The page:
Patrick Waterhouse, Restricted Images – Made With the Warlpiri of Central Australia

JTF (just the facts): Published in September 2018 by SPBH Editions (here). Hardcover, 208 pages, with 131 black and white photographs, many covered with dot painting. In an edition of 1500 copies. (Cover and spread shots below.)

Comments/Context: Patrick Waterhouse is a British artist working at the intersection, photography, drawing, and graphic design. In 2015, he won the Deutsche Börse Photography Foundation Prize for Ponte City, a ground-breaking project looking at a controversial 54-story apartment building in Johannesburg and its residents, which he worked on with the South African photographer Mikhael Subotzky (the photobook is reviewed here). Waterhouse has always been interested in history, and particularly in the various ways it can be told. In 2011, he visited Australia for the first time, and as he encountered the Aboriginal communities there, he become intrigued by the way their story had been shaped by photography.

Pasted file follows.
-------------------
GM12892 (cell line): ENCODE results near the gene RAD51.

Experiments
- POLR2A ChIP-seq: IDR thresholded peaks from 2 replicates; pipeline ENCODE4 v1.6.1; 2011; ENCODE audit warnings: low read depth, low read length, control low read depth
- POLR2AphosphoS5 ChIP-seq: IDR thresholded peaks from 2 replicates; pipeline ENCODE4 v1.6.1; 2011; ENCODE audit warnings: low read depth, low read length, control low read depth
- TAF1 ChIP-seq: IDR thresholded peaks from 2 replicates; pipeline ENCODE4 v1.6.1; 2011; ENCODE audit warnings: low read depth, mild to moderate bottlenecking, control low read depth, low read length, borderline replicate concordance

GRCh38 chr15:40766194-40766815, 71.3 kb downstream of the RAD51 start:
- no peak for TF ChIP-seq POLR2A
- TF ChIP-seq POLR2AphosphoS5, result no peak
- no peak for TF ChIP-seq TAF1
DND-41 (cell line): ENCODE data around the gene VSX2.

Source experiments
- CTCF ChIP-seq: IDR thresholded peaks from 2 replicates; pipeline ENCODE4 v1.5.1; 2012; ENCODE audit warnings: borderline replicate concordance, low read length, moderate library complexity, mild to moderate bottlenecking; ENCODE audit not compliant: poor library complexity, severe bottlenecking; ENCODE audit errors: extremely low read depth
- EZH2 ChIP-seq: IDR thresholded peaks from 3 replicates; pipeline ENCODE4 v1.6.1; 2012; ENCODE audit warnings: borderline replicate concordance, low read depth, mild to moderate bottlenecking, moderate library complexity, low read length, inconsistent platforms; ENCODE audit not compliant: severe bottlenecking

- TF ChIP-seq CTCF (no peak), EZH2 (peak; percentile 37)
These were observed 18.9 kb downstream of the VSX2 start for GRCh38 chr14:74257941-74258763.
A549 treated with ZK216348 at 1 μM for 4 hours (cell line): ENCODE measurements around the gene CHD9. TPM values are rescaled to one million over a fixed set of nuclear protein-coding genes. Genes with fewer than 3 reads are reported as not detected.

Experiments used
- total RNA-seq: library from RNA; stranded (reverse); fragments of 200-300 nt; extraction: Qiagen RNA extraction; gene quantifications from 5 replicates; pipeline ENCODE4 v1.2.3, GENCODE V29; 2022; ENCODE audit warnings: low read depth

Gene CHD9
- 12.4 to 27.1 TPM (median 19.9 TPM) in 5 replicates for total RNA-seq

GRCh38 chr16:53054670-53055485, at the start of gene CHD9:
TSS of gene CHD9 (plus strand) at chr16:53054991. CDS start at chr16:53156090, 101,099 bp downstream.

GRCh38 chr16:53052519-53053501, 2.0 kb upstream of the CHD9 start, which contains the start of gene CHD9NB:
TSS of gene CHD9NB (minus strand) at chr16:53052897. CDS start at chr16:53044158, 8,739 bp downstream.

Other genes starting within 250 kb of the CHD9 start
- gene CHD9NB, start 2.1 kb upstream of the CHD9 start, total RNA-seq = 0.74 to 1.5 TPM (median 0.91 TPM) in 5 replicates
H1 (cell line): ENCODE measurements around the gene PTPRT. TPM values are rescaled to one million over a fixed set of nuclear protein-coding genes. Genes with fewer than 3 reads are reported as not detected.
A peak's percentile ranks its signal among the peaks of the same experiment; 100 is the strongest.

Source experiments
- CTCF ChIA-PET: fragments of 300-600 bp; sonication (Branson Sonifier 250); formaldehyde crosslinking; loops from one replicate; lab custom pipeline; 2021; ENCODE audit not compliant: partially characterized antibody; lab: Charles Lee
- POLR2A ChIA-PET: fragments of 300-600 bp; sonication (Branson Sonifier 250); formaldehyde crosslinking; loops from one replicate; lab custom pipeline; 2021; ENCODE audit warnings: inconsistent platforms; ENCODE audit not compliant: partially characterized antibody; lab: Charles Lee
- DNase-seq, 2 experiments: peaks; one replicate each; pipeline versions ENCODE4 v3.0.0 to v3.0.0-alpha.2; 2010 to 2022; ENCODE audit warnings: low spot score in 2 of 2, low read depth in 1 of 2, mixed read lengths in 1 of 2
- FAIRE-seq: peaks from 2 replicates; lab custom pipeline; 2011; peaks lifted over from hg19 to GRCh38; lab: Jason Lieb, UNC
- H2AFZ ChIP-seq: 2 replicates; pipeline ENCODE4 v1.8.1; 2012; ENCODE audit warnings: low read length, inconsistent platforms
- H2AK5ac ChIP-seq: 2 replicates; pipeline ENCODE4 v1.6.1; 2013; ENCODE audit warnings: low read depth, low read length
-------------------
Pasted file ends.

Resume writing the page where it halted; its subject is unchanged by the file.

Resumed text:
That visit became a project, and ultimately took form as a photobook entitled Restricted Images: Made with the Warlpiri of Central Australia. But instead of looking in from the outside, Waterhouse envisioned the project in collaboration with the Indigenous community. The cooperative aspect of the effort was essential to Waterhouse, and as the book opens, he mentions by name the many people who contributed, all thirty nine of them (their names appear again on the back cover).

Waterhouse sets the context and intention of the project by referencing an anthropological study of the central Australian tribes, entitled The Native Tribes of Central Australia, that was published in 1899 by Francis J. Gillen and Baldwin Spencer. The book presented the customs and traditions of the peoples in depth, and the text was illustrated with many photographs, documenting various rituals and ceremonies. While in the time of its publication, the book received plenty of attention, today it is obvious that it also invaded the privacy and trespassed on the cultural protocols of its sitters, either accidentally or negligently. Most notably, reproductions and photographs of deceased Indigenous people are absolutely prohibited by Aboriginal cultural beliefs. Over the past century, anthropologists and institutions have taken measures to ensure that cultural sensitivity is better respected, and now, colonial-era photographs are restricted to avoid showing subjects that can infringe on cultural rules and standards.